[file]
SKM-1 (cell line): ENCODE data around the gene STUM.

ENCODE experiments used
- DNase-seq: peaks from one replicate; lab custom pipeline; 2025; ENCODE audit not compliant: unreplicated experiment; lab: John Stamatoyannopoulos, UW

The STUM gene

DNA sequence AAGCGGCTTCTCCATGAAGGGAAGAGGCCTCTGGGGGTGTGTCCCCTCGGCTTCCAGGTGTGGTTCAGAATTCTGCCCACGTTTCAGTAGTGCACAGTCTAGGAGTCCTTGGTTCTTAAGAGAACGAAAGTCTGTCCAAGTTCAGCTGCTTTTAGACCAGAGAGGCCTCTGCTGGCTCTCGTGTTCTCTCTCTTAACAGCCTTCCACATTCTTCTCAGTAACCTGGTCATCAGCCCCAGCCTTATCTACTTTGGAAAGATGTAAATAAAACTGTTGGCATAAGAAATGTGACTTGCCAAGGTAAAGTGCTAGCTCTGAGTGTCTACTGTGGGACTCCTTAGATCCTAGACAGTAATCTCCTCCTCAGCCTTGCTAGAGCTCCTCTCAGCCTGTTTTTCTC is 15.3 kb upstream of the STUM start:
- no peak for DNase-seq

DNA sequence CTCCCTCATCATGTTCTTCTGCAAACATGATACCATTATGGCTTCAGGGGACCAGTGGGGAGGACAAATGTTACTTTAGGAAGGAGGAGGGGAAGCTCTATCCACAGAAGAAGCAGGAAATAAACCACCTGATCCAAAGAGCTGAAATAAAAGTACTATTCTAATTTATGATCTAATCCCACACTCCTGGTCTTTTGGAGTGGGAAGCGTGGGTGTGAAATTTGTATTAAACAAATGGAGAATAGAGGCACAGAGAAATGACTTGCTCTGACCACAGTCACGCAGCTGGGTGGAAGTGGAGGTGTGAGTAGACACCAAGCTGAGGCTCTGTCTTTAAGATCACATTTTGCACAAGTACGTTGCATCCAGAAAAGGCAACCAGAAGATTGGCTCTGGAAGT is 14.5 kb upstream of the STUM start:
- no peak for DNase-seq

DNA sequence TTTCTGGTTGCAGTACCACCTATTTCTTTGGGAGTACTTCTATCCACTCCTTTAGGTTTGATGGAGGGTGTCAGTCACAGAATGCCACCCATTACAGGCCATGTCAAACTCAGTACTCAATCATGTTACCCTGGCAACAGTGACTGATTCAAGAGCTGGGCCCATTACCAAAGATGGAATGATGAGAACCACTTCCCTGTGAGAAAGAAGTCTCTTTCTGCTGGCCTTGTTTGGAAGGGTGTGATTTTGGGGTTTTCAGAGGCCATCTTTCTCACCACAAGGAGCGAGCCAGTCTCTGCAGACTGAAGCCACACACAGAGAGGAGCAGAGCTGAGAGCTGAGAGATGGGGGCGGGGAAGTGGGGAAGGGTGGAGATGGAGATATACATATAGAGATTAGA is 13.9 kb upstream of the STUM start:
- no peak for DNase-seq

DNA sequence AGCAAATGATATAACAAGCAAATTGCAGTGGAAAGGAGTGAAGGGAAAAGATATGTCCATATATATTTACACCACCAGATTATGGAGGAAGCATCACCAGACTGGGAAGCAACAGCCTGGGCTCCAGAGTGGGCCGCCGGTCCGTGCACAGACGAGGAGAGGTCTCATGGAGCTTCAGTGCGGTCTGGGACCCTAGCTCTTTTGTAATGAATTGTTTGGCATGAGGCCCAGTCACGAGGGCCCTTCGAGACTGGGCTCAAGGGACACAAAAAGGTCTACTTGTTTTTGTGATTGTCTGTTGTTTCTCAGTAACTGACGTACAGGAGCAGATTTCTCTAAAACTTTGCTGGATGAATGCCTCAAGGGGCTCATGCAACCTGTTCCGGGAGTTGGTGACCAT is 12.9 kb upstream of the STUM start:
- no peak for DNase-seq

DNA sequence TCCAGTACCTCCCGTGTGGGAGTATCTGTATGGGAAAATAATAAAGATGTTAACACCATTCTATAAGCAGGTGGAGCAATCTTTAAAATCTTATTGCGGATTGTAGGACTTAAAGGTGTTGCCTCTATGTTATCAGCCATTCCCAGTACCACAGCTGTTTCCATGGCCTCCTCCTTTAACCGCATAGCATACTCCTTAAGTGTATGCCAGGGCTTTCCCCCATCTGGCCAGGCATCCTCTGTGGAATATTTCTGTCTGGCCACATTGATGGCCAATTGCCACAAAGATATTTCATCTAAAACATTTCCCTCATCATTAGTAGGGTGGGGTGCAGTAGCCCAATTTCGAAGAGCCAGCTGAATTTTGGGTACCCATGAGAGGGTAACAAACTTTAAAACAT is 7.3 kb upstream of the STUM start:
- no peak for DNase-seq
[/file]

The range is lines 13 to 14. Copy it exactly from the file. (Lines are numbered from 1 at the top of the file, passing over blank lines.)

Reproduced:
DNA sequence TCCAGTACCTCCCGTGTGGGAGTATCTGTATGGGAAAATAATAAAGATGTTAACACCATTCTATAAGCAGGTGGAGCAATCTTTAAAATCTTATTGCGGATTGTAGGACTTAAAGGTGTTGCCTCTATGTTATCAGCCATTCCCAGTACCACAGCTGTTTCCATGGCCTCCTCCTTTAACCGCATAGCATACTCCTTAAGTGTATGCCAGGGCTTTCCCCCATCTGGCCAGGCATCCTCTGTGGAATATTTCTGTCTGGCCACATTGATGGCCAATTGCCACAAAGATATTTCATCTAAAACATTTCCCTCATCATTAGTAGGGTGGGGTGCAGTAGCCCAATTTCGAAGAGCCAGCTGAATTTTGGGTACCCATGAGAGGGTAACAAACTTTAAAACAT is 7.3 kb upstream of the STUM start:
- no peak for DNase-seq